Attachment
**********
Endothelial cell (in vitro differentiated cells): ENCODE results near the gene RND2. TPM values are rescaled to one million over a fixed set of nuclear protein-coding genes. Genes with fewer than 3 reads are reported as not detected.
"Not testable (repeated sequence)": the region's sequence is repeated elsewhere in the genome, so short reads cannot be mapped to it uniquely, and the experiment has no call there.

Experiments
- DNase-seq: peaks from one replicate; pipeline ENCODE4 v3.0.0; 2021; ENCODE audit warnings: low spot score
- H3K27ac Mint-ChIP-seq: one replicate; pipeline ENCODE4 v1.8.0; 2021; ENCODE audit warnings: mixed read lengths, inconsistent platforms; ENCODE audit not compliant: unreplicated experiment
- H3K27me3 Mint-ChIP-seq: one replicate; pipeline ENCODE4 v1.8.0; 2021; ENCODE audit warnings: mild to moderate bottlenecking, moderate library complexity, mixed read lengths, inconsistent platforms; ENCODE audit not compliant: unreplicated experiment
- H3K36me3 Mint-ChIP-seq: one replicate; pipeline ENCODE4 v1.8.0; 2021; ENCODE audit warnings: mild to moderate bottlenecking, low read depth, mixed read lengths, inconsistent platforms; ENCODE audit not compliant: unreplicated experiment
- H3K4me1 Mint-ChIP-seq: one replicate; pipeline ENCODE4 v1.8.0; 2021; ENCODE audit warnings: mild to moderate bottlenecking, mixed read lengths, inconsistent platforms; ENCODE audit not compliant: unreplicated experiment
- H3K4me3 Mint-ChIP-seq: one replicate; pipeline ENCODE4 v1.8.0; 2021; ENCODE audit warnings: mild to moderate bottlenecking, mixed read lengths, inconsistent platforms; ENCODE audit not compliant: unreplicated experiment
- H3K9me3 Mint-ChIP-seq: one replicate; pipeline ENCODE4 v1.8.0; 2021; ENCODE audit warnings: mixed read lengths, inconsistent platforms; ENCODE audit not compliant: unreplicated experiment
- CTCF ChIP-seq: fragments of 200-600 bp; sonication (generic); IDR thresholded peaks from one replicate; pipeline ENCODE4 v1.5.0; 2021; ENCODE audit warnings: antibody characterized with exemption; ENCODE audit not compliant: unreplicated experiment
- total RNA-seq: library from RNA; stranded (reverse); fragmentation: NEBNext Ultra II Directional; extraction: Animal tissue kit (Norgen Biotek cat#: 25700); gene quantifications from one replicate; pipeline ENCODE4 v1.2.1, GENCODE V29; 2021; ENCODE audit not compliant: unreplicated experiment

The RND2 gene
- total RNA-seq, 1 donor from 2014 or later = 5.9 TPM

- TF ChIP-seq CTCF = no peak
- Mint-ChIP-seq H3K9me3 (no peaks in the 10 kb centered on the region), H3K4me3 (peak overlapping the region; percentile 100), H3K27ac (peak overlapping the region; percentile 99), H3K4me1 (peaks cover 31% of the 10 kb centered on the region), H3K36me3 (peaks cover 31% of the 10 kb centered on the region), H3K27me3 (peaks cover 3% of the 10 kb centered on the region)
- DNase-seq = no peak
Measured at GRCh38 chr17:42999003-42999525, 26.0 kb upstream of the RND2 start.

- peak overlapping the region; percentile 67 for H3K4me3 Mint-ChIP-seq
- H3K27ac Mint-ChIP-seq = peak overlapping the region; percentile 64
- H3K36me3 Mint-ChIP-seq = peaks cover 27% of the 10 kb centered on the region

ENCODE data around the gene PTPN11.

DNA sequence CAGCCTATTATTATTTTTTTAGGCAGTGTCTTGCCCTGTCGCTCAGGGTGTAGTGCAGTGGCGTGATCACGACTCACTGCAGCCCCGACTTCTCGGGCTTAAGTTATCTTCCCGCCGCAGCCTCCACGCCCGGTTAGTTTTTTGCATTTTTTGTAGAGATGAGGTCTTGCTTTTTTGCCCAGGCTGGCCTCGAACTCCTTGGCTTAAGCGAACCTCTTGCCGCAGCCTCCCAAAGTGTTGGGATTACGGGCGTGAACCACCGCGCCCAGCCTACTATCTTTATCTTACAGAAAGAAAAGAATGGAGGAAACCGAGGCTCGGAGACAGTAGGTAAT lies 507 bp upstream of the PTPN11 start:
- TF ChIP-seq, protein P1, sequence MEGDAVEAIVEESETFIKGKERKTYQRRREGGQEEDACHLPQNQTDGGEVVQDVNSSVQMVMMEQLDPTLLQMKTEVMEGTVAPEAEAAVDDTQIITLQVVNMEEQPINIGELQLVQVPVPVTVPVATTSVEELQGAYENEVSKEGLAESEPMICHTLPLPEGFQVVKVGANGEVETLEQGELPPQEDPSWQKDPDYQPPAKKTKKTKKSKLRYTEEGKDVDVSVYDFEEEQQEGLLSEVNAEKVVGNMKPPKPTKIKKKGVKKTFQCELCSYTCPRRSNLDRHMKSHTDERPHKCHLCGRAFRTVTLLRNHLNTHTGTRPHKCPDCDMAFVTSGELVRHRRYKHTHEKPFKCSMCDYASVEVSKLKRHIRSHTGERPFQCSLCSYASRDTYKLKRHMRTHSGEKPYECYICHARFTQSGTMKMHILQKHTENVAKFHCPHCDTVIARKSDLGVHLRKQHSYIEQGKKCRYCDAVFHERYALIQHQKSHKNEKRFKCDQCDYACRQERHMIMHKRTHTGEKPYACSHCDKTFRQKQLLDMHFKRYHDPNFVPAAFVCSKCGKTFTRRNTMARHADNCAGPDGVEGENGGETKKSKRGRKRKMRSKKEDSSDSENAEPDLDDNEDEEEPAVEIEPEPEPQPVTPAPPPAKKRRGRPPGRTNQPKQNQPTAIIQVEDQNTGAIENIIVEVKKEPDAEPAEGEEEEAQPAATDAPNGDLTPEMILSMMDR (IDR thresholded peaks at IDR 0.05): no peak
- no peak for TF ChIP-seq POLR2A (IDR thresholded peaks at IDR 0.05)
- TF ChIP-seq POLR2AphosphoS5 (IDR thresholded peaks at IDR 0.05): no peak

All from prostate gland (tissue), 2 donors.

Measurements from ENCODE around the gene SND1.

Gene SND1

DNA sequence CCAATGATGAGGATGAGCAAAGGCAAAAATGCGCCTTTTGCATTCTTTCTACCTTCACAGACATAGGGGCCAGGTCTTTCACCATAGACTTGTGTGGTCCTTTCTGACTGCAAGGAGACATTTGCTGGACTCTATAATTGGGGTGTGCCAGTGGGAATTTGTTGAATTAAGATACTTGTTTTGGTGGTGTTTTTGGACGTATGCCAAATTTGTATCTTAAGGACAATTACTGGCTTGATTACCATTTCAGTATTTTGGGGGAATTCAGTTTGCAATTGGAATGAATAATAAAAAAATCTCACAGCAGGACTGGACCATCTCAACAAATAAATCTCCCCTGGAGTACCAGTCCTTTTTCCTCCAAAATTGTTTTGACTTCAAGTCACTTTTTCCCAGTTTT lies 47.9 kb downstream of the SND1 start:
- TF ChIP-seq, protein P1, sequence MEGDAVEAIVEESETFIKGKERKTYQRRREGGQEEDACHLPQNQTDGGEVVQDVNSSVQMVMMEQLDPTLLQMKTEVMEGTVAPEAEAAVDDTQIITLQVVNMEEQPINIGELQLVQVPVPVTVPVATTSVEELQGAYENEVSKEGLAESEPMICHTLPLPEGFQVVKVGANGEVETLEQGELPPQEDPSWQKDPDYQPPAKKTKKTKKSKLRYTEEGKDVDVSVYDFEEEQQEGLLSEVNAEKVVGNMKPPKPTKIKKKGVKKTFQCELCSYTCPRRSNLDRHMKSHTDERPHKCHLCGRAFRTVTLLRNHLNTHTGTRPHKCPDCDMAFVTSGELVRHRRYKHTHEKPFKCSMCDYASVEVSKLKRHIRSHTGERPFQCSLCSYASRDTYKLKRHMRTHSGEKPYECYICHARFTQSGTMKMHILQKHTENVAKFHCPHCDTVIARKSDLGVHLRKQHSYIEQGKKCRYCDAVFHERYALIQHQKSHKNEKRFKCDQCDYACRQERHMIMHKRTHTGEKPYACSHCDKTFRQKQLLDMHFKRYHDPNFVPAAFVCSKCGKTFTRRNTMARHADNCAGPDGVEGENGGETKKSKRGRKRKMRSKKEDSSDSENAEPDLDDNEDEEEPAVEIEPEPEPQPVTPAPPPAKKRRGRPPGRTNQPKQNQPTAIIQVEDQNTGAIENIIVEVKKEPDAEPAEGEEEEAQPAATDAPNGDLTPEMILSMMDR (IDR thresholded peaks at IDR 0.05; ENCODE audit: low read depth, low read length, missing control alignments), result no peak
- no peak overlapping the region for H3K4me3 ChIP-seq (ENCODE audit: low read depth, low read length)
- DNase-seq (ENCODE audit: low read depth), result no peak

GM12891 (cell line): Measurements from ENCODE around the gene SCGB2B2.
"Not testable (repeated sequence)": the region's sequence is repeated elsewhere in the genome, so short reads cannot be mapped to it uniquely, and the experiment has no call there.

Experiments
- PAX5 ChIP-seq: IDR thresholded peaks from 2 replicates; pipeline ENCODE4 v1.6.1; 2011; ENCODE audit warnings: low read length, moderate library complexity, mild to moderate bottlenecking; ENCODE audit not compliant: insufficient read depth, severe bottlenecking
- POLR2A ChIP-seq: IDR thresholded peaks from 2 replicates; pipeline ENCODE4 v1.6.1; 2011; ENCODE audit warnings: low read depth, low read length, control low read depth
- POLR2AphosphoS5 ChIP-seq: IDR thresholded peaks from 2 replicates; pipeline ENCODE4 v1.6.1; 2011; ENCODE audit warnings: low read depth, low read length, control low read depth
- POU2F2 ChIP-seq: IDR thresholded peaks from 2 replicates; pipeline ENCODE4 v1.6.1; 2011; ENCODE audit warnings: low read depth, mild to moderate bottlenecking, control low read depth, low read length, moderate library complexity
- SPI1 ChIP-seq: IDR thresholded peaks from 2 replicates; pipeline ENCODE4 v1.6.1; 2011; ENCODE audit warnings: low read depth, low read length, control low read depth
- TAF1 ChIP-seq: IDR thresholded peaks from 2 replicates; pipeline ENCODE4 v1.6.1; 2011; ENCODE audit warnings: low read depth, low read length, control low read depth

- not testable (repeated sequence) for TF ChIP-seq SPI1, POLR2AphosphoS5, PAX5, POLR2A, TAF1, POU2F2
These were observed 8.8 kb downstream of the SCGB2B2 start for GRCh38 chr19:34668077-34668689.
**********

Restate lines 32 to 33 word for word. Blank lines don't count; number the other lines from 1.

- no peak overlapping the region for H3K4me3 ChIP-seq (ENCODE audit: low read depth, low read length)
- DNase-seq (ENCODE audit: low read depth), result no peak